This morning as I drink my coffee, the song of the lawn mower keeps me company. After the nice rains that we have had, the grass has been growing so fast the boy has to mow more often. However since it is getting so close to September, I think about one more cutting will do, as I don’t want the grass too close cut when fall and winter sets in. It is too apt to kill the grass
My altheas are in bloom now – pink and red – and the four-o’clocks are a riot of color. I have one ever-blooming rose that is having a hard struggle to survive, poor thing. I have been away for two years, and it was neglected all that time. It is the last of eight plants. There is a sad story about all of them that I have never had the courage to tell until now. I will admit I am ashamed to do so – almost.
Four years ago, sis and her husband gave us four beautiful potted rose bushes to start a rose garden as a father-and-mother’s day gift. I treasured them and brought them through one season just fine. But when the next summer came, the aphids and other pests were so bad I decided to spray everything about the place.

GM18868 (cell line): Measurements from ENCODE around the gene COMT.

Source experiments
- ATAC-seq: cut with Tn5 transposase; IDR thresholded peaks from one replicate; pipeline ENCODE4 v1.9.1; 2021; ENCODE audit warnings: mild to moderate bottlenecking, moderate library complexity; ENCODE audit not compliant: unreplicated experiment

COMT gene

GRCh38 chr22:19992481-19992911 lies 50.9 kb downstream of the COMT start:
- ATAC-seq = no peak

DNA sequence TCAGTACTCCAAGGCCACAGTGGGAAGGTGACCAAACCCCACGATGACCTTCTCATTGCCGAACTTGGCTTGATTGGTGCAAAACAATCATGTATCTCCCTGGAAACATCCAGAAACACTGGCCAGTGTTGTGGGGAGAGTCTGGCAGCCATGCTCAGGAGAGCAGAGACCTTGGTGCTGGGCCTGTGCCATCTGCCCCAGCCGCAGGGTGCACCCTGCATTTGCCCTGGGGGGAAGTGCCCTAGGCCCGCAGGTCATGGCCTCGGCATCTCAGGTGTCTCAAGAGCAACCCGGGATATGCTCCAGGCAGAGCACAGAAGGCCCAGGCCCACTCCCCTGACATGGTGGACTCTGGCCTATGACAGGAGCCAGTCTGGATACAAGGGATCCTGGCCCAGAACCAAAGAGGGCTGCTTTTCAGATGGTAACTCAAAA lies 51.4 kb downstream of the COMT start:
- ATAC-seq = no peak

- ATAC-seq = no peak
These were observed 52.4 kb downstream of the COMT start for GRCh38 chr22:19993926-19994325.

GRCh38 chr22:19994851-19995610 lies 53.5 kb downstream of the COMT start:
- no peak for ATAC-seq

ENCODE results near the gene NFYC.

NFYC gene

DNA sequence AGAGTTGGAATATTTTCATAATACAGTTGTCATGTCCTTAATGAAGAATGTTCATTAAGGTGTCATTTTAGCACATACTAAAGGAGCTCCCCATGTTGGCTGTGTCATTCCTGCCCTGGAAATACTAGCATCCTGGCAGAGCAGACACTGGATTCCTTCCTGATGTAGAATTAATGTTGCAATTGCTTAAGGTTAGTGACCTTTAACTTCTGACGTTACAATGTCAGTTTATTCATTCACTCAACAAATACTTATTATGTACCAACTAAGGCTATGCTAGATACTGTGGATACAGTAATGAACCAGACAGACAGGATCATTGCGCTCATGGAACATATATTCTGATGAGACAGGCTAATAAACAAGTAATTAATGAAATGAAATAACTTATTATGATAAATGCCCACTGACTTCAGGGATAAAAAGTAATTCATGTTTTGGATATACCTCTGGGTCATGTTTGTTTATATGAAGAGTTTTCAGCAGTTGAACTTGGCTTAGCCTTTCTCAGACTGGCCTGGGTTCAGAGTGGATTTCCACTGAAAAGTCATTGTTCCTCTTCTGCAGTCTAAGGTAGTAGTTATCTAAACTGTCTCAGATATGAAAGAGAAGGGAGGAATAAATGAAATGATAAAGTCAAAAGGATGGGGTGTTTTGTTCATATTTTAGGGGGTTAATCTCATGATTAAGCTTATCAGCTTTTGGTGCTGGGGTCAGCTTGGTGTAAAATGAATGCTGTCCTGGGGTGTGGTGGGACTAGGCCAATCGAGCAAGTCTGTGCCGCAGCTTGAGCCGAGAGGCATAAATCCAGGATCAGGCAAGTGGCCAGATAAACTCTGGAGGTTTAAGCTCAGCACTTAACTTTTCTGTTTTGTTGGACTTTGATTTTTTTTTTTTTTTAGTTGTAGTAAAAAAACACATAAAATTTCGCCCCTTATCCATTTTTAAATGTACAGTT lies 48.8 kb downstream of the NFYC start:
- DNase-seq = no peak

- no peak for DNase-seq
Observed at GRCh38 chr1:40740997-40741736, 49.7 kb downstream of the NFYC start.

I hooked the spraying attachment to the garden hose, put in the solution and did a thorough job. While putting away the attachment after cleaning it, to my horror, I saw that I had use the weed killer instead of the bug killer. I hurriedly hooked up the sprayer again to wash all the plants, hoping to save them. Then I waited a few days to see if anything would happen. It did. Everything died.
The ivy vines that covered the trellis outside my back porch that covered the west side so well, one of the altheas, all of the roses, everything looked sick — including me. I hated it about the roses most. To tell sis? Oh, no, I’d have to do better than that.
So I took samples of earth from the rose bed and the weed killer can to the greenhouse to see if I dared to reset plants in the same place. They told me it would be safe, so I bought four more identical potted roses and replaced the dead ones. Sis never knew, and won’t unless she reads this somewhere.
That is the reason that I have only one rose bush now and a silk-pod vine instead of the lush ivy vine on the trellis of my back porch.
This essay was written by my grandmother, Lucile Ann Bigler, more than half a century ago. It was found, undated, in a small box of her manuscripts. Date is 1960-something.